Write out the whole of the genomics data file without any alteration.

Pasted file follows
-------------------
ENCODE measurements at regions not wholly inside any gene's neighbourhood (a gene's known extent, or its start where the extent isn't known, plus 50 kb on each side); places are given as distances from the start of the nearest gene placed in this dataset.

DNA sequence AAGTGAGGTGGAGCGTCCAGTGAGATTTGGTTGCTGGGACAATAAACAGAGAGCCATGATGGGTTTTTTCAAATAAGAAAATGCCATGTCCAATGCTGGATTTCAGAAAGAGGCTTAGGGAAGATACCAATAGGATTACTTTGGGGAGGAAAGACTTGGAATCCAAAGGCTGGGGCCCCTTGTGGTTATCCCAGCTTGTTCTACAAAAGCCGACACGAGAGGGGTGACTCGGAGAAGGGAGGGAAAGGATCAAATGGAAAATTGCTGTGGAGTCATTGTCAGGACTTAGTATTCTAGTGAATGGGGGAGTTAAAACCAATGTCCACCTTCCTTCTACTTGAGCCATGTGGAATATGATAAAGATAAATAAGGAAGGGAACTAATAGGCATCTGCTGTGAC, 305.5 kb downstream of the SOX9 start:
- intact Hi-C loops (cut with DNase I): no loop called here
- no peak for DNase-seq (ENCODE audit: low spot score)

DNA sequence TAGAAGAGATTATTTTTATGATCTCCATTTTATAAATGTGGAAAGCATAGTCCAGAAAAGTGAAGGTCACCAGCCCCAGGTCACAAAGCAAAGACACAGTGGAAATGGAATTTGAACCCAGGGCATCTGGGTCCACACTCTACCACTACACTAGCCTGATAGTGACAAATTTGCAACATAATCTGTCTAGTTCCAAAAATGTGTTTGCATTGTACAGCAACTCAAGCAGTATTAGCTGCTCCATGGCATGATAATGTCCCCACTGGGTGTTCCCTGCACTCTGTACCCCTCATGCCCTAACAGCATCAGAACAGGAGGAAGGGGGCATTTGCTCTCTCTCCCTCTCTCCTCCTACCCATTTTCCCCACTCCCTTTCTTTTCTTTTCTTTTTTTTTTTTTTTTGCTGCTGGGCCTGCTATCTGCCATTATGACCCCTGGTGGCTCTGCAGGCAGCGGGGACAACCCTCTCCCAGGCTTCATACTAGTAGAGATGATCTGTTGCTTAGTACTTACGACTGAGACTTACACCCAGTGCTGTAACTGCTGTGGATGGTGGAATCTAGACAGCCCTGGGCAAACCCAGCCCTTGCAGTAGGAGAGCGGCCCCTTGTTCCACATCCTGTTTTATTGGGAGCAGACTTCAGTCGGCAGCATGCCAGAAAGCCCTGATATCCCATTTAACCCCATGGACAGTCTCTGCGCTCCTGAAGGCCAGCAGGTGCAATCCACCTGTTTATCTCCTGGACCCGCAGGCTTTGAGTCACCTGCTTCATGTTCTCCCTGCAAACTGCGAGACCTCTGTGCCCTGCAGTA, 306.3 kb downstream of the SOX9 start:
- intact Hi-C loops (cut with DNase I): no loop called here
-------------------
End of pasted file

ENCODE measurements at regions not wholly inside any gene's neighbourhood (a gene's known extent, or its start where the extent isn't known, plus 50 kb on each side); places are given as distances from the start of the nearest gene placed in this dataset.

DNA sequence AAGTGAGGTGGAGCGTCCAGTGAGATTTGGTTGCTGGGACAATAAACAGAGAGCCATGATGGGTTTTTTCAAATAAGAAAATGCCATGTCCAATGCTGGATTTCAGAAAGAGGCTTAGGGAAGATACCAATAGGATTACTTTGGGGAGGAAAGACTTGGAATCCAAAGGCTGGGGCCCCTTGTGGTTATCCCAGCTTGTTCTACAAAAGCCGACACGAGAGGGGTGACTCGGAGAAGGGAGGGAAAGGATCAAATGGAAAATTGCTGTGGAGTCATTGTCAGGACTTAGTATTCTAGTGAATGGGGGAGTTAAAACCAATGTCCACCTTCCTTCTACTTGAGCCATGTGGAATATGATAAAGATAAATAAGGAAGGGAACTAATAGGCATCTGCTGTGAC, 305.5 kb downstream of the SOX9 start:
- intact Hi-C loops (cut with DNase I): no loop called here
- no peak for DNase-seq (ENCODE audit: low spot score)

DNA sequence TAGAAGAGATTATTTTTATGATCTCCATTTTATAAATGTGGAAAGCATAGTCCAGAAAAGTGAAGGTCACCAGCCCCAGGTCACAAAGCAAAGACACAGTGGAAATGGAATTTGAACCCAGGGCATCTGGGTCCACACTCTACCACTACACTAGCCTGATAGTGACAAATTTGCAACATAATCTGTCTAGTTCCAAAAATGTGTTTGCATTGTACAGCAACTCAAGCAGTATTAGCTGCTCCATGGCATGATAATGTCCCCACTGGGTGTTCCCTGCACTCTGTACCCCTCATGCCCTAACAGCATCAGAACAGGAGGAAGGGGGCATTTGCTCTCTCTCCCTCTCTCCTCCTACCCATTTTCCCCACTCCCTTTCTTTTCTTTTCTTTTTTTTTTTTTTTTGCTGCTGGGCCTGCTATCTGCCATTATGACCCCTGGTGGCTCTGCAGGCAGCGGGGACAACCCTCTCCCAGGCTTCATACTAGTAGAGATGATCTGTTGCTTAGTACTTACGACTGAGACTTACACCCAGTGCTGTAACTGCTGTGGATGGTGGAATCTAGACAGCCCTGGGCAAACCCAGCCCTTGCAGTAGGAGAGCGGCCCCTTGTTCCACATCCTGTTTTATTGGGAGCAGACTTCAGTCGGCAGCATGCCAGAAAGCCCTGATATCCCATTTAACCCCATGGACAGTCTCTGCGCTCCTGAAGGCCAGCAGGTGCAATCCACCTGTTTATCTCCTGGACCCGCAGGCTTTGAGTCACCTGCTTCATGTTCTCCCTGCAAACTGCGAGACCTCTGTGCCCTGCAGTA, 306.3 kb downstream of the SOX9 start:
- intact Hi-C loops (cut with DNase I): no loop called here